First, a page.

The Impact of the Magna Carta
Have you ever wondered where our past leaders got the idea for the
American Constitution? The rights of freedom, equality, and justice for all, which
are held sacred, were not always guaranteed for all citizens. Many were
deprived of life, liberty, and the right to own property. Others were denied public
trials and the lower class were looked upon as inferior. The Magna Carta also
known as the "Great Charter," was signed by King John of England in 1215. It
was the document that changed the lives of millions of people around the world.
It caused long-range, long lasting, and long-term effects on society. The Magna
Carta guaranteed nobles certain rights, limited the kings power, and provided a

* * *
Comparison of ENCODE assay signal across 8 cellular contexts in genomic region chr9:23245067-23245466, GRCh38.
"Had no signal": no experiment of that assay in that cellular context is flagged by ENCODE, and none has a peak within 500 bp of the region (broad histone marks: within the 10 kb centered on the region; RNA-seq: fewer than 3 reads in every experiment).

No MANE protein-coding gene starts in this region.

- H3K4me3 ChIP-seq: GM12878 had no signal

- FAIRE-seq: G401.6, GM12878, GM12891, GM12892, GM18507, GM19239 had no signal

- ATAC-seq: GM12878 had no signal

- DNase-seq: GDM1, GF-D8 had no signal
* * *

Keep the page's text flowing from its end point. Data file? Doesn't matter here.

cornerstone for further documents that support human rights and freedom for all.
King John signed the Magna Carta in 1215. It was revised in 1216 and
then later in 1217.
The last version, written in 1225, became law and was
confirmed in Parliament. It stated the customary enactment and was enforced in
the courts of law. It also confirmed existing privileges and liberties (Holt 1). The
Magna Carta established the idea that nobles had certain rights and that the
king had to respect the law. It consisted of over 60 clauses. Many of them
declared human rights and over 30 were about the relations of the king and his
subjects. The document guaranteed the liberties of small and large property-
owners. It also broke the feudal compact and gave nobles the right to public
trials (Bryant 275). The charter declared that the English church should be set
free and that no free man should be outlawed, imprisoned, or exiled without a
lawful judgment by his peers or by the law (Holt 2). The Magna...